The strategy should also include a network development plan. Currently there are many major routes for which there is no long-term strategy. These important arteries include the Midland Main Line, the Great Western Main Line, the North Wales Main Line, the Scottish internal main lines, and the Trans-Pennine routes. All these key regional main lines should be electrified and overhauled with line speeds increased. It cannot all be done at once but the SRA needs to draw up an ambitious but manageable programme for tackling these vital projects.

Expanding the network

  Since privatisation, the programme of line and station reopenings instituted by British Rail, in collaboration with local authorities, has largely ground to a halt. This is mainly due to Railtrack's lack of ambition for the network and consequent massive increase in the costs of reopening projects.

  Neither the White Paper nor the rail policy paper address the line and station reopenings issue. We believe that this is a mistake. We want to see the SRA responsible for a "Beeching into reverse" programme which would give every town in the country, with a population of 23,000 or more, access to the rail network. All these towns are either near to the existing network, or are served by lines which are either "freight-only" or disused but intact. This relatively low-cost programme would bring rail services back to towns like Ebbw Vale, Dunstable and Corby. It would be a fitting symbol of the ambition of the SRA; it could capture the public imagination; and of course give access to the rail network to tens of thousands of people.

  We welcome the proposed rail investment funds—the infrastructure investment fund and the rail passenger partnership scheme. However we question the reasoning behind the remit of the infrastructure investment fund. That remit currently suggests that the fund will, "support strategic investment projects aimed at addressing capacity constraints at key infrastructure `pinch points' on the existing rail networks". There is a grave danger that Railtrack will see this fund as substituting for parts of their existing investment budget. If there is a "pinch point" on the network then this means that there is significant traffic. This will be generating income for Railtrack which in turn should be used to generate the investment funds to tackle that pinch point.

  The Deputy Prime Minster has suggested that the budget for the Funds will be £100 million. There is speculation in the railway press that most of this budget has already been allocated: two-thirds for the Channel Tunnel Rail Link and some for freight grants. This leaves around £30 million. Given the high cost of major infrastructure projects, one or two "pinch point" schemes could easily soak up the remaining budget.

  It is essential to the SRA's credibility that new rail investment funds should be genuinely additional, and that the sums involved are significant and meaningful. We also propose that the remit of the infrastructure investment fund is changed so that it is devoted primarily to pump priming line and station reopenings. It could also be retitled, the "Network Expansion Fund".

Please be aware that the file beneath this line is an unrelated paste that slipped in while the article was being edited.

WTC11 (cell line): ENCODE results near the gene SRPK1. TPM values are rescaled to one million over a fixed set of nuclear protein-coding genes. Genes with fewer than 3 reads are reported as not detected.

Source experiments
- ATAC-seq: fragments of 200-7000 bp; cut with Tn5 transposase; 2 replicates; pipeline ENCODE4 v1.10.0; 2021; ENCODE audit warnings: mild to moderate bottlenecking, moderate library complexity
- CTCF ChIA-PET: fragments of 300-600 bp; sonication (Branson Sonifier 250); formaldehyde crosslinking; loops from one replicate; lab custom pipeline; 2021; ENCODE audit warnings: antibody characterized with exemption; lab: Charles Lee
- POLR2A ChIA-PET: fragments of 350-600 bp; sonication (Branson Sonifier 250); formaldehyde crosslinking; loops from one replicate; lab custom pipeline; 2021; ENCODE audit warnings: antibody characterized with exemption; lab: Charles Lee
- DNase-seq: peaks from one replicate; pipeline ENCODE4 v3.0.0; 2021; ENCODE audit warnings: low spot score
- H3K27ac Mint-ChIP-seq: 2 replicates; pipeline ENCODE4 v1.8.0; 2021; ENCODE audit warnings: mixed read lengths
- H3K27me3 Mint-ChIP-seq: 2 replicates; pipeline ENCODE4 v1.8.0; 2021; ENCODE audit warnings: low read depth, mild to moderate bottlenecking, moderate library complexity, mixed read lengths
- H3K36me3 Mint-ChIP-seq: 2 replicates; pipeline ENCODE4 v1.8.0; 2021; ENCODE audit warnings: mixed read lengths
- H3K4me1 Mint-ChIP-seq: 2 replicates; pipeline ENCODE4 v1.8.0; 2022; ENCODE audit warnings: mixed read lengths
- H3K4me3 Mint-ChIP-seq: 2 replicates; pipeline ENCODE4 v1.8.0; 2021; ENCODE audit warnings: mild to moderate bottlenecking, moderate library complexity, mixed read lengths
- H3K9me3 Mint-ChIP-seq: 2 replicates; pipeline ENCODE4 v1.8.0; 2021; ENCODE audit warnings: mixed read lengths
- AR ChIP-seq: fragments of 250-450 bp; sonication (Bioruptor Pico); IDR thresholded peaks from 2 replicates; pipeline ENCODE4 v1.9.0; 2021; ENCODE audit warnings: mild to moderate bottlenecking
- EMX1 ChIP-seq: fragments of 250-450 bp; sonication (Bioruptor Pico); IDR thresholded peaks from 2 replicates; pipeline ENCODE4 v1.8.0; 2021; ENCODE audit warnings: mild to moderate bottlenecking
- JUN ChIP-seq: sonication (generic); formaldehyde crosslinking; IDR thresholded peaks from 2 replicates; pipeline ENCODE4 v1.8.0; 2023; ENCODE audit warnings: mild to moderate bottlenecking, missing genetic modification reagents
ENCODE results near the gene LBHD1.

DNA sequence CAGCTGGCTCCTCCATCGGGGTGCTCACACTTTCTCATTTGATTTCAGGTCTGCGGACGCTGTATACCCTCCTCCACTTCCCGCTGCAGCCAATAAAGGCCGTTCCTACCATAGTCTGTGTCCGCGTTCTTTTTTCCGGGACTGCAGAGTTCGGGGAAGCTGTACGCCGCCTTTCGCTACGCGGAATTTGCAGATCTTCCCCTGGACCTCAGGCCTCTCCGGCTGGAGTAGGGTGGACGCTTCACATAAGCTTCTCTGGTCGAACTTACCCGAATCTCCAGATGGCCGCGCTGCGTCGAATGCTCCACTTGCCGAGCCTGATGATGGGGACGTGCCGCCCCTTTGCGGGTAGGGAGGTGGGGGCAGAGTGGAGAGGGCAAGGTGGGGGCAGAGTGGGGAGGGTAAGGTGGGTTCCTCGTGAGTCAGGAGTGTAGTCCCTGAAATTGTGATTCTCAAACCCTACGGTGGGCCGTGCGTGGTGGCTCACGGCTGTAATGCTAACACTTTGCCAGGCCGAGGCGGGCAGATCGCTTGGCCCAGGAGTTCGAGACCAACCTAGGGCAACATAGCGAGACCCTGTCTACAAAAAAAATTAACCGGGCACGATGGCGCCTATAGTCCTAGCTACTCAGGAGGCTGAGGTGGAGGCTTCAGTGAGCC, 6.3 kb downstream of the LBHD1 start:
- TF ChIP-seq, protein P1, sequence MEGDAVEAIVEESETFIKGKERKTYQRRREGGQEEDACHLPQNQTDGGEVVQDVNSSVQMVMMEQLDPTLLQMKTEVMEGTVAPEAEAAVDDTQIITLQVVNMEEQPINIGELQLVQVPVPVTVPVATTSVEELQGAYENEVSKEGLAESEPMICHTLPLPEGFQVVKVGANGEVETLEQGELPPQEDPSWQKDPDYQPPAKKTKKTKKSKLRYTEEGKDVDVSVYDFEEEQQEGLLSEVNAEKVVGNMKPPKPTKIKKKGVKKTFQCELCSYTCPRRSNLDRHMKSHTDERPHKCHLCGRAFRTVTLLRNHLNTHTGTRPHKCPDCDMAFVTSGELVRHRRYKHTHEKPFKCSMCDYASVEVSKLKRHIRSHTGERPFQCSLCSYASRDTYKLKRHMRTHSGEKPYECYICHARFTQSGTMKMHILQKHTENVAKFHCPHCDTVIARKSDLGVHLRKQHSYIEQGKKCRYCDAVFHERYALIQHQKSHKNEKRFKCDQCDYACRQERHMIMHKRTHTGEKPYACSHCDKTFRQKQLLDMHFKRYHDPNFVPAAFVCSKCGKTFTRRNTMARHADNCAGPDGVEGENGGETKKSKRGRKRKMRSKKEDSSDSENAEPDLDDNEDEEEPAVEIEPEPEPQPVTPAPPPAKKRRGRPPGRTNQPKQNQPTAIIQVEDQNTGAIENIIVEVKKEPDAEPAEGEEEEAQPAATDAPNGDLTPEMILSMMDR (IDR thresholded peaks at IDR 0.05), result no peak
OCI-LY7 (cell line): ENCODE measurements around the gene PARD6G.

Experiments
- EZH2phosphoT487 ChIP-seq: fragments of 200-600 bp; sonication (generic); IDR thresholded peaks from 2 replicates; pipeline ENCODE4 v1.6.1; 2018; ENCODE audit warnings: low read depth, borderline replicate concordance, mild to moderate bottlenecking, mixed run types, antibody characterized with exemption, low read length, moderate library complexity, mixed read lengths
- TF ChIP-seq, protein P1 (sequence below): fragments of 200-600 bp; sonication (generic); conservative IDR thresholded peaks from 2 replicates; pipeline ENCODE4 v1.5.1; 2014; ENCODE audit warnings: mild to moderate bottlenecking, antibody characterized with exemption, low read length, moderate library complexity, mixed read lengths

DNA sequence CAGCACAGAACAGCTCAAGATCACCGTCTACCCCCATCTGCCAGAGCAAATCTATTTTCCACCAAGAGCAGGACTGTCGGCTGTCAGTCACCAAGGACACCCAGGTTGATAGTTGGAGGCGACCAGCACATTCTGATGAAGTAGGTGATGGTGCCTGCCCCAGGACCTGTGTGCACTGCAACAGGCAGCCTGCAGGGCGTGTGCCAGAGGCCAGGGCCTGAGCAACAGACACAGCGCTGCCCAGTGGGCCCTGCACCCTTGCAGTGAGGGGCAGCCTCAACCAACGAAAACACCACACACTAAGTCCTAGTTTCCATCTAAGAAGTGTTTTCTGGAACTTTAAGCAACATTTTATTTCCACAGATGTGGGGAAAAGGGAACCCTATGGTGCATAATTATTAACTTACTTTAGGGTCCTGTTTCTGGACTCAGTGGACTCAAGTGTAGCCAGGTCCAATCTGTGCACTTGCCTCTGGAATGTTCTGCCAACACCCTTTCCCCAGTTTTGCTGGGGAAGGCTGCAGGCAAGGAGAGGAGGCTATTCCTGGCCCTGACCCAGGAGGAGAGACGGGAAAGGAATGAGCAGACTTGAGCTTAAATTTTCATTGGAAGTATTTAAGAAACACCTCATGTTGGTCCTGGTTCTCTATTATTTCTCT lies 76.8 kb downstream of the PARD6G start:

Calling Railtrack to account

  We strongly disagree with the proposals to make Railtrack primarily responsible to the Regulator rather than the SRA. If the SRA is to be seen to be in charge of the railway, and if its strategy for the network is to have force and credibility, then the SRA, rather than ORR, needs to be in charge of Railtrack. The Regulator's failure, so far, to enforce Railtrack's duty to maintain the network at modern equivalent asset value should also be taken into account.

  A more appropriate role for a Regulator would be to supervise the relationship between Railtrack and the SRA in order to ensure fair play.

  We do however welcome the proposal that some subsidy should be routed direct of Railtrack rather than via the operators, and that the SRA should have responsibility for the national timetable.

  The combination of these two measures would have major advantages:

    —  In future, payment to Railtrack would be dependent on their ability to deliver the timetable drawn up to the SRA. That timetable would be based on the plans put forward by operators (which would be subject to consultation with user groups and local authorities) The SRA's task would be to produce an integrated, realistic and ambitious national timetable. Railtrack's job would be to provide the capacity necessary to deliver that timetable. Payments to Railtrack would, for the first time, be directly related to their ability to manage the network efficiently and deliver agreed enhancements to capacity.

    —  Subsidies paid direct to Railtrack would substitute for trace access payments by operators. If as as consequence track access charges are reduced then it becomes cheaper for operators to run trains—a major incentive for operators to provide more services.